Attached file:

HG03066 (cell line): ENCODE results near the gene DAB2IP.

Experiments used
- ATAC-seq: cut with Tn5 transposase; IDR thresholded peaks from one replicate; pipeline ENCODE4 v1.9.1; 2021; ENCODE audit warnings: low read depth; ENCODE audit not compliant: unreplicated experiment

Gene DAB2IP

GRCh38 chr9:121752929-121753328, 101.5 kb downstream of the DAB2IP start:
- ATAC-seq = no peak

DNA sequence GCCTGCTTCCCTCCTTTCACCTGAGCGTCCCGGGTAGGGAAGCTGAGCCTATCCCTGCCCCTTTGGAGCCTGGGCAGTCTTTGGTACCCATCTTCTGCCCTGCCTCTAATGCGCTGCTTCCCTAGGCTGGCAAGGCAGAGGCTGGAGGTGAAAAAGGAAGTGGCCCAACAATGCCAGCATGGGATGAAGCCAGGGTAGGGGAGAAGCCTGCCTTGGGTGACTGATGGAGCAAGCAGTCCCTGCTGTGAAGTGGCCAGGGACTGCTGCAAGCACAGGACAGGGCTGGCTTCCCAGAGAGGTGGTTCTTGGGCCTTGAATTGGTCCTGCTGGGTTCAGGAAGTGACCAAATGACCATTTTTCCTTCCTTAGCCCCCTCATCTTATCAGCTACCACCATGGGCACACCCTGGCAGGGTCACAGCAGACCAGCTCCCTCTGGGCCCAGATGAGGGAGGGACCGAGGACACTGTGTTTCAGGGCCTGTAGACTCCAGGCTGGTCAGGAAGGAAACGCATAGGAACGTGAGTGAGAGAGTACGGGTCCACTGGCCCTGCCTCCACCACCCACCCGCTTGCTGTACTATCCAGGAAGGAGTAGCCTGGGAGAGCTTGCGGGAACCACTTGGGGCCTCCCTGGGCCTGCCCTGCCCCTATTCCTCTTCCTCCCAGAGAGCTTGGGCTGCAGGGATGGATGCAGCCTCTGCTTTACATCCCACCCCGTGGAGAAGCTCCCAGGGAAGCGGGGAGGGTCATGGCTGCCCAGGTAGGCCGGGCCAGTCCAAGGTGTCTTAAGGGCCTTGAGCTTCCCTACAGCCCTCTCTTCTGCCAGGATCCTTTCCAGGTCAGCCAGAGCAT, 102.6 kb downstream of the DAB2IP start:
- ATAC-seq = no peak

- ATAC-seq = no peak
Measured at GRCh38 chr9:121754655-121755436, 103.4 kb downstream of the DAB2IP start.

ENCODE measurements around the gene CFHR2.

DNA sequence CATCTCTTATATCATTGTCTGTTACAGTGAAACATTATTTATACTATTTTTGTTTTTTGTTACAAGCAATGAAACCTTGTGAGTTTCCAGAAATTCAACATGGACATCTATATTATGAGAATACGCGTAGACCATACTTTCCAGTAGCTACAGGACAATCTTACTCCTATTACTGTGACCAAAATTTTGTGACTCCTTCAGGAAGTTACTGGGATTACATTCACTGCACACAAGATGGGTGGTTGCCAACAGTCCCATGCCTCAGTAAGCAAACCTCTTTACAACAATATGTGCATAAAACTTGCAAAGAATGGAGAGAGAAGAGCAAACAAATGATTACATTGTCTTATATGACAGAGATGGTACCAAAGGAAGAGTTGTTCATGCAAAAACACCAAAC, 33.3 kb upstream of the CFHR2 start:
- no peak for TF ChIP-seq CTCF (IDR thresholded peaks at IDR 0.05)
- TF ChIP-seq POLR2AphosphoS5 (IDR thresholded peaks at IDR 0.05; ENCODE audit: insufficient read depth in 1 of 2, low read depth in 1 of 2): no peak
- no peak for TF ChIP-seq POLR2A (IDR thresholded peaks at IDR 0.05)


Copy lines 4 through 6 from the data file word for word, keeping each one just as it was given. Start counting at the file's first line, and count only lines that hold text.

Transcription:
Gene DAB2IP

GRCh38 chr9:121752929-121753328, 101.5 kb downstream of the DAB2IP start:
- ATAC-seq = no peak